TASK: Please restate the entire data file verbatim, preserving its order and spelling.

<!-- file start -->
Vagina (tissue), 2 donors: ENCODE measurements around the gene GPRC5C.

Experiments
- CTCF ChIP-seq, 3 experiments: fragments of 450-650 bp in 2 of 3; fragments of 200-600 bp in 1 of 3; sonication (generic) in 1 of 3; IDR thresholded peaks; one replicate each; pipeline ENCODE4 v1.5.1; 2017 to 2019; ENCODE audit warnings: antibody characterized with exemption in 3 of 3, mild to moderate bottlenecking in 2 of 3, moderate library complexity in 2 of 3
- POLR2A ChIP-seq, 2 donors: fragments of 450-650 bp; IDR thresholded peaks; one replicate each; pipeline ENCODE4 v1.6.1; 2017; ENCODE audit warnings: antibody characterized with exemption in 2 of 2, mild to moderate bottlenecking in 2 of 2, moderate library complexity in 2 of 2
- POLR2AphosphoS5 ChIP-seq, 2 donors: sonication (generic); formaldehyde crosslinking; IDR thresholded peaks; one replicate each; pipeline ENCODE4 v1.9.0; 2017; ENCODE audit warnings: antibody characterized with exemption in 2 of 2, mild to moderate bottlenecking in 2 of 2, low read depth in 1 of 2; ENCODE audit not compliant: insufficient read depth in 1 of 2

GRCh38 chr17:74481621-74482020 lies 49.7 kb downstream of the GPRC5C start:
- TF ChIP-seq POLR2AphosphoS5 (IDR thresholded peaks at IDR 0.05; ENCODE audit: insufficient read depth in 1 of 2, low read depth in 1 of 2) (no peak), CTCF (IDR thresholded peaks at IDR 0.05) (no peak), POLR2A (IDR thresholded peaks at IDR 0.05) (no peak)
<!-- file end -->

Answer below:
Vagina (tissue), 2 donors: ENCODE measurements around the gene GPRC5C.

Experiments
- CTCF ChIP-seq, 3 experiments: fragments of 450-650 bp in 2 of 3; fragments of 200-600 bp in 1 of 3; sonication (generic) in 1 of 3; IDR thresholded peaks; one replicate each; pipeline ENCODE4 v1.5.1; 2017 to 2019; ENCODE audit warnings: antibody characterized with exemption in 3 of 3, mild to moderate bottlenecking in 2 of 3, moderate library complexity in 2 of 3
- POLR2A ChIP-seq, 2 donors: fragments of 450-650 bp; IDR thresholded peaks; one replicate each; pipeline ENCODE4 v1.6.1; 2017; ENCODE audit warnings: antibody characterized with exemption in 2 of 2, mild to moderate bottlenecking in 2 of 2, moderate library complexity in 2 of 2
- POLR2AphosphoS5 ChIP-seq, 2 donors: sonication (generic); formaldehyde crosslinking; IDR thresholded peaks; one replicate each; pipeline ENCODE4 v1.9.0; 2017; ENCODE audit warnings: antibody characterized with exemption in 2 of 2, mild to moderate bottlenecking in 2 of 2, low read depth in 1 of 2; ENCODE audit not compliant: insufficient read depth in 1 of 2

GRCh38 chr17:74481621-74482020 lies 49.7 kb downstream of the GPRC5C start:
- TF ChIP-seq POLR2AphosphoS5 (IDR thresholded peaks at IDR 0.05; ENCODE audit: insufficient read depth in 1 of 2, low read depth in 1 of 2) (no peak), CTCF (IDR thresholded peaks at IDR 0.05) (no peak), POLR2A (IDR thresholded peaks at IDR 0.05) (no peak)